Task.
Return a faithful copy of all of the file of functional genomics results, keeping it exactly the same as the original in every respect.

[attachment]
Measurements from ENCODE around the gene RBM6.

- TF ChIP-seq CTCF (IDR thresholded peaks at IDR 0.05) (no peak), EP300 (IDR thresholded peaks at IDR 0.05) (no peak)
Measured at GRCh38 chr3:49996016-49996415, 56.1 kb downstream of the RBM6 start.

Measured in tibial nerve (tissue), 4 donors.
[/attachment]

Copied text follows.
Measurements from ENCODE around the gene RBM6.

- TF ChIP-seq CTCF (IDR thresholded peaks at IDR 0.05) (no peak), EP300 (IDR thresholded peaks at IDR 0.05) (no peak)
Measured at GRCh38 chr3:49996016-49996415, 56.1 kb downstream of the RBM6 start.

Measured in tibial nerve (tissue), 4 donors.